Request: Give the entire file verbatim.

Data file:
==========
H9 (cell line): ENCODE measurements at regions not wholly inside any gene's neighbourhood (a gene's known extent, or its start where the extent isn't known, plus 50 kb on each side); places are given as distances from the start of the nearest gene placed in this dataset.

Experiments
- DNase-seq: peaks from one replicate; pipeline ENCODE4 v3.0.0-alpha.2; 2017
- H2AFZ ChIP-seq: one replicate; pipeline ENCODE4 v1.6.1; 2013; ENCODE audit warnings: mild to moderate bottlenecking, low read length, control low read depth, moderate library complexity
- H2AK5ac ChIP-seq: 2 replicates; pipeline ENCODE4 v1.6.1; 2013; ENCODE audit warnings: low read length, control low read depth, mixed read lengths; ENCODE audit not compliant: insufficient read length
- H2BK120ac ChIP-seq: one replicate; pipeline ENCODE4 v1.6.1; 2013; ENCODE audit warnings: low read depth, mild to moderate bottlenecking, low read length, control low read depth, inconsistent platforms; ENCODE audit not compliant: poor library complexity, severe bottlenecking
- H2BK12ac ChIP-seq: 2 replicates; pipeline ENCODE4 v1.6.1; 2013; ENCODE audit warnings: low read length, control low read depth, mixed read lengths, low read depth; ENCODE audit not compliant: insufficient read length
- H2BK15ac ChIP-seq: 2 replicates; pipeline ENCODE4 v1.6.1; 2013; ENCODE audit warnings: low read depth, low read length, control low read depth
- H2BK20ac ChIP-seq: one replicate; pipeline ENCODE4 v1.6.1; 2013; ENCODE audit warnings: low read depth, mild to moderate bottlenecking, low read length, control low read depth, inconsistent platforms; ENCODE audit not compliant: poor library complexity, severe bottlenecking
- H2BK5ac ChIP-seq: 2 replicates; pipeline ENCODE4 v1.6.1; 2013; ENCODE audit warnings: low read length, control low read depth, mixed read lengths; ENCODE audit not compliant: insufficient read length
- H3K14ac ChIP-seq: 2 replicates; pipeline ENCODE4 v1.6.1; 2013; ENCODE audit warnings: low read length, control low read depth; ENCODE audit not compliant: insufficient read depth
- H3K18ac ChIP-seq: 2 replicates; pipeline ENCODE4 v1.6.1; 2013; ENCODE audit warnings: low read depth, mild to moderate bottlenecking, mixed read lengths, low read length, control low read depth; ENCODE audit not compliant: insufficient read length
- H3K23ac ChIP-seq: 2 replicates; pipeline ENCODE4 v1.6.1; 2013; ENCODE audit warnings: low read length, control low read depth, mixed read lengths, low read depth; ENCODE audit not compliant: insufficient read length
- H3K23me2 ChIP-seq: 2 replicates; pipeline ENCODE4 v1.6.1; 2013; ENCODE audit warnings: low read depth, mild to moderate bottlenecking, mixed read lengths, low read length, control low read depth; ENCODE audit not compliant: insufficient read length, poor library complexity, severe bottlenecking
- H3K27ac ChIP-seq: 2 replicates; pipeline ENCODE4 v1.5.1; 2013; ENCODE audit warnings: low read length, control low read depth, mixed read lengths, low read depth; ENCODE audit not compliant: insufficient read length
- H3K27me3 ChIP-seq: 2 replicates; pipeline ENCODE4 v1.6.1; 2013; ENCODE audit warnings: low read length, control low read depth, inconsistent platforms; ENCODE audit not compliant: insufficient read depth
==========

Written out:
H9 (cell line): ENCODE measurements at regions not wholly inside any gene's neighbourhood (a gene's known extent, or its start where the extent isn't known, plus 50 kb on each side); places are given as distances from the start of the nearest gene placed in this dataset.

Experiments
- DNase-seq: peaks from one replicate; pipeline ENCODE4 v3.0.0-alpha.2; 2017
- H2AFZ ChIP-seq: one replicate; pipeline ENCODE4 v1.6.1; 2013; ENCODE audit warnings: mild to moderate bottlenecking, low read length, control low read depth, moderate library complexity
- H2AK5ac ChIP-seq: 2 replicates; pipeline ENCODE4 v1.6.1; 2013; ENCODE audit warnings: low read length, control low read depth, mixed read lengths; ENCODE audit not compliant: insufficient read length
- H2BK120ac ChIP-seq: one replicate; pipeline ENCODE4 v1.6.1; 2013; ENCODE audit warnings: low read depth, mild to moderate bottlenecking, low read length, control low read depth, inconsistent platforms; ENCODE audit not compliant: poor library complexity, severe bottlenecking
- H2BK12ac ChIP-seq: 2 replicates; pipeline ENCODE4 v1.6.1; 2013; ENCODE audit warnings: low read length, control low read depth, mixed read lengths, low read depth; ENCODE audit not compliant: insufficient read length
- H2BK15ac ChIP-seq: 2 replicates; pipeline ENCODE4 v1.6.1; 2013; ENCODE audit warnings: low read depth, low read length, control low read depth
- H2BK20ac ChIP-seq: one replicate; pipeline ENCODE4 v1.6.1; 2013; ENCODE audit warnings: low read depth, mild to moderate bottlenecking, low read length, control low read depth, inconsistent platforms; ENCODE audit not compliant: poor library complexity, severe bottlenecking
- H2BK5ac ChIP-seq: 2 replicates; pipeline ENCODE4 v1.6.1; 2013; ENCODE audit warnings: low read length, control low read depth, mixed read lengths; ENCODE audit not compliant: insufficient read length
- H3K14ac ChIP-seq: 2 replicates; pipeline ENCODE4 v1.6.1; 2013; ENCODE audit warnings: low read length, control low read depth; ENCODE audit not compliant: insufficient read depth
- H3K18ac ChIP-seq: 2 replicates; pipeline ENCODE4 v1.6.1; 2013; ENCODE audit warnings: low read depth, mild to moderate bottlenecking, mixed read lengths, low read length, control low read depth; ENCODE audit not compliant: insufficient read length
- H3K23ac ChIP-seq: 2 replicates; pipeline ENCODE4 v1.6.1; 2013; ENCODE audit warnings: low read length, control low read depth, mixed read lengths, low read depth; ENCODE audit not compliant: insufficient read length
- H3K23me2 ChIP-seq: 2 replicates; pipeline ENCODE4 v1.6.1; 2013; ENCODE audit warnings: low read depth, mild to moderate bottlenecking, mixed read lengths, low read length, control low read depth; ENCODE audit not compliant: insufficient read length, poor library complexity, severe bottlenecking
- H3K27ac ChIP-seq: 2 replicates; pipeline ENCODE4 v1.5.1; 2013; ENCODE audit warnings: low read length, control low read depth, mixed read lengths, low read depth; ENCODE audit not compliant: insufficient read length
- H3K27me3 ChIP-seq: 2 replicates; pipeline ENCODE4 v1.6.1; 2013; ENCODE audit warnings: low read length, control low read depth, inconsistent platforms; ENCODE audit not compliant: insufficient read depth